This is going to be a little longer and different than the previous blog posts. I am going back to Malaysia this summer! No, not for diving though: I have been very lucky to be selected into the Southeast Asian Leadership Network’s (SEALNet) Project Malaysia 2014 – Batang Kali. It is a two weeks service project that aims at empowering the indigenous Orang Asli community in Malaysia and youth through rural service engagement.
Now a little bit of background history: The Orang Asli (it is a Malay term meaning “original people”, “natural people” or “aboriginal people”) are the indigenous people of Peninsular Malaysia. Officially, there are 18 Orang Asli tribes, categorised under three main groups according to their different languages and customs: Semang (living in the northern portion of the peninsula), Senoi (living in the central region) and Aboriginal Malay (in the southern region).
Orang Asli land has been and is sadly still coveted by powerful interests for its timber and minerals, for conversion into oil palm plantation and many more. The government has long pursued a policy of assimilation to turn Orang Asli into Malay Muslims and, in the process, eradicate the category of aboriginal people in Malaysia, calling it a strategy for “integration”. After the Second World War, the push for economic development accelerated the conversion of forests into plantations, mines and land developments. The construction of roads and dams destroyed large tracts of forests and with them, Orang Asli livelihood. Timber became an important export, bankrolling Malaysia’s development.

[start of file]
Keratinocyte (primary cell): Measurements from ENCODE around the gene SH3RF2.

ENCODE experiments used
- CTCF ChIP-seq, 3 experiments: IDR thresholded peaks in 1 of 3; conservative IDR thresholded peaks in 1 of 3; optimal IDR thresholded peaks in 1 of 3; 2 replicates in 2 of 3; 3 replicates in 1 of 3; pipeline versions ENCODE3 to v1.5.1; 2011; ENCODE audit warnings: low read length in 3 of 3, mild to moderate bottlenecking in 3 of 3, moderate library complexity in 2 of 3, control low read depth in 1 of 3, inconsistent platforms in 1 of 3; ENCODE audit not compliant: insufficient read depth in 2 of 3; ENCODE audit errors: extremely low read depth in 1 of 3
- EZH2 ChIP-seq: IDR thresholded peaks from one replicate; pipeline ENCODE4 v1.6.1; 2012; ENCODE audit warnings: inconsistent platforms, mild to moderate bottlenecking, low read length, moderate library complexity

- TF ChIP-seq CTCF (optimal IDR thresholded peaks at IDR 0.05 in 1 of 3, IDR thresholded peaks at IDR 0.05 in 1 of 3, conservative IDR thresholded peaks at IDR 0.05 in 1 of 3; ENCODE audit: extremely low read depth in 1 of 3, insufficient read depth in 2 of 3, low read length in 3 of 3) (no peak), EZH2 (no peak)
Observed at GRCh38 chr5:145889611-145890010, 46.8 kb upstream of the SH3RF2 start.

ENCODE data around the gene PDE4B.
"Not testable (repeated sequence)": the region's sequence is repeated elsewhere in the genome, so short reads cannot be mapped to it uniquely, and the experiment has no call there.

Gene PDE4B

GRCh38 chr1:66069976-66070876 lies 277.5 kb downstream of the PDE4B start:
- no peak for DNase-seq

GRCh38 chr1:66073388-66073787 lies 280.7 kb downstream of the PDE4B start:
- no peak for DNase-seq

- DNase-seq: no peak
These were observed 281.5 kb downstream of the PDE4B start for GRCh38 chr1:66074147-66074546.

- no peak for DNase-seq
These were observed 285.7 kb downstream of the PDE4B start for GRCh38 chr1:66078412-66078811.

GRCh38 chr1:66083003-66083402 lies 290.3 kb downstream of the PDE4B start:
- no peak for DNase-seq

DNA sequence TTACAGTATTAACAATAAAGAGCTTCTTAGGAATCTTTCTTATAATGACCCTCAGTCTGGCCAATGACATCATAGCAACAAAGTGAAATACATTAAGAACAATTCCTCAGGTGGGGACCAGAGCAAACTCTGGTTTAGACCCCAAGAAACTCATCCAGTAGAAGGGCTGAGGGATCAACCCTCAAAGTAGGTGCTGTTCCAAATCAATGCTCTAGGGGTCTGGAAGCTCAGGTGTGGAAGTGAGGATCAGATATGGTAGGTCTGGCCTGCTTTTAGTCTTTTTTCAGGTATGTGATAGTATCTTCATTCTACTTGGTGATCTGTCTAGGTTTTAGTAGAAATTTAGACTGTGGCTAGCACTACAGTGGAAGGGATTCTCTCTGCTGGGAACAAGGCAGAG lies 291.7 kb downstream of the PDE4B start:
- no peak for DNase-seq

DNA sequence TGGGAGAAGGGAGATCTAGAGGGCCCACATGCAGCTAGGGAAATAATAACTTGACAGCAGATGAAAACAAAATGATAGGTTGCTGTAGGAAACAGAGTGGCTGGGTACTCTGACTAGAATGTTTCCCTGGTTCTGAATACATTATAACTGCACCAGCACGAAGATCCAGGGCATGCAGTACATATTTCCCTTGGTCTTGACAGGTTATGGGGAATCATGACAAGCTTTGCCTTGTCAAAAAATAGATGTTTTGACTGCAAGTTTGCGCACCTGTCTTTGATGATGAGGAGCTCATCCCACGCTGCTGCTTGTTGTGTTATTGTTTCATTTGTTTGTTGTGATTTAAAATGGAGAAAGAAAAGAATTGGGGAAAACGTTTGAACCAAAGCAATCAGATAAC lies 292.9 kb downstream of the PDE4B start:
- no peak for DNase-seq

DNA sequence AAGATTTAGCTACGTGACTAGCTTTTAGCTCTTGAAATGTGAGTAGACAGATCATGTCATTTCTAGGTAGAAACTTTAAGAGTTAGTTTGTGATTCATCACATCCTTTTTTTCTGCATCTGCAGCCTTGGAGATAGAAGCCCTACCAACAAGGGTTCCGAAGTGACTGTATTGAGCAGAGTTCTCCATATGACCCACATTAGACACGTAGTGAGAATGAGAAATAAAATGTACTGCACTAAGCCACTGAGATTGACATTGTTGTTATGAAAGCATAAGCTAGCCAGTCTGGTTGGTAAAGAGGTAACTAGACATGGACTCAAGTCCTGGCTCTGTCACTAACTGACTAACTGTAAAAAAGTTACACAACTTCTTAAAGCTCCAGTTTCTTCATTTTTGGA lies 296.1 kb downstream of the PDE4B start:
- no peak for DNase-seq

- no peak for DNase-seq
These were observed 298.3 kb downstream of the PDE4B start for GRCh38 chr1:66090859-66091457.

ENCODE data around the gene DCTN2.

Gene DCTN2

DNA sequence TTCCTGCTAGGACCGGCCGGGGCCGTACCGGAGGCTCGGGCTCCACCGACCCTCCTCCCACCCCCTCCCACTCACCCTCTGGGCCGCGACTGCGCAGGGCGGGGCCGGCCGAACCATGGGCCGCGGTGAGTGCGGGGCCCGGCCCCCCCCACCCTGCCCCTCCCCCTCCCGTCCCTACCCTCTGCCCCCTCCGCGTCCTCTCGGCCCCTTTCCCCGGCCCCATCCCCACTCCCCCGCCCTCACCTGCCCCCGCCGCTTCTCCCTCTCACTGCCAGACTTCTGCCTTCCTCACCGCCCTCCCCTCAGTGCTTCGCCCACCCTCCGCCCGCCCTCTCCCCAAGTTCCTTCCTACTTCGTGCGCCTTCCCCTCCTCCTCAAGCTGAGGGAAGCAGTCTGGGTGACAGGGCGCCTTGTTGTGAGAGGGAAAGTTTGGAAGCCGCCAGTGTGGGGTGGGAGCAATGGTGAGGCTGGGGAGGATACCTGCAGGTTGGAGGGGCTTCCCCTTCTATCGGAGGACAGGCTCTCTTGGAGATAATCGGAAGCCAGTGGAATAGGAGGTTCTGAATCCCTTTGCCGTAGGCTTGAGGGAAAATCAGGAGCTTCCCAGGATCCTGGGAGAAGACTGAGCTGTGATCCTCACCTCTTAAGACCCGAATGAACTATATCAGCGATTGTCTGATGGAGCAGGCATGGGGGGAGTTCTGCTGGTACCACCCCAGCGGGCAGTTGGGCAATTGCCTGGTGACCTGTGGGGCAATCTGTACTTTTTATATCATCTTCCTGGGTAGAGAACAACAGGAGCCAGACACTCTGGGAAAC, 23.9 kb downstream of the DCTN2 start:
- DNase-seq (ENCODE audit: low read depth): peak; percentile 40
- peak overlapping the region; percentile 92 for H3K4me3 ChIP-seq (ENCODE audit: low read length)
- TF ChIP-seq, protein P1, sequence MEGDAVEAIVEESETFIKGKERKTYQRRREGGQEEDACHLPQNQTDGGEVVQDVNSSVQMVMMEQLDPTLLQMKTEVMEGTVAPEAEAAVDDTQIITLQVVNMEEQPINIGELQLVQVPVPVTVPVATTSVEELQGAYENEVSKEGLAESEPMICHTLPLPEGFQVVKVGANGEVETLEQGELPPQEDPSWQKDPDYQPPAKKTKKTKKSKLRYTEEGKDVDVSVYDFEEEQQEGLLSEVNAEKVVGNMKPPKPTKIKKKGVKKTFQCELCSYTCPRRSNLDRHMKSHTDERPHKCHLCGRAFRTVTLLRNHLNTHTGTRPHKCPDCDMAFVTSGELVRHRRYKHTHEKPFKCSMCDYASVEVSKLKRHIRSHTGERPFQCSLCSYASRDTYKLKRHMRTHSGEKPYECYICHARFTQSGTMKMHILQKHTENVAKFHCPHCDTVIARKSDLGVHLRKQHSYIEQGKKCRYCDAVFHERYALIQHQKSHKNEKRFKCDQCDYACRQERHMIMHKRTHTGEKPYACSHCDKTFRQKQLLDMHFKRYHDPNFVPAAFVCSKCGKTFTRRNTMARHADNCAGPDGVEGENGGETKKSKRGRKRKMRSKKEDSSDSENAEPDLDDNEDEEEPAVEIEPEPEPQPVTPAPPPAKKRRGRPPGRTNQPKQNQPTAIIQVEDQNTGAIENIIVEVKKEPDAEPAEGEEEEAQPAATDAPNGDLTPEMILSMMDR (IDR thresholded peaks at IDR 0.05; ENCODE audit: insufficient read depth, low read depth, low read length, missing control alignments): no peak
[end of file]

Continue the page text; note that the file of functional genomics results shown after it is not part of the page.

When the growing middle class produced by Malaysia’s economic success began to call for the protection of forests and creation of parks for recreation, the Orang Asli where obstacle to two conflicting interests: they were sandwiched between commercial logging and forest preservation. Deeming it “foolhardly” to preserve a way of life for a group of only 50,000 people, the government did not want to “jeopardise the future of a nation”. The Orang Asli were moved from their original lands for land exploration.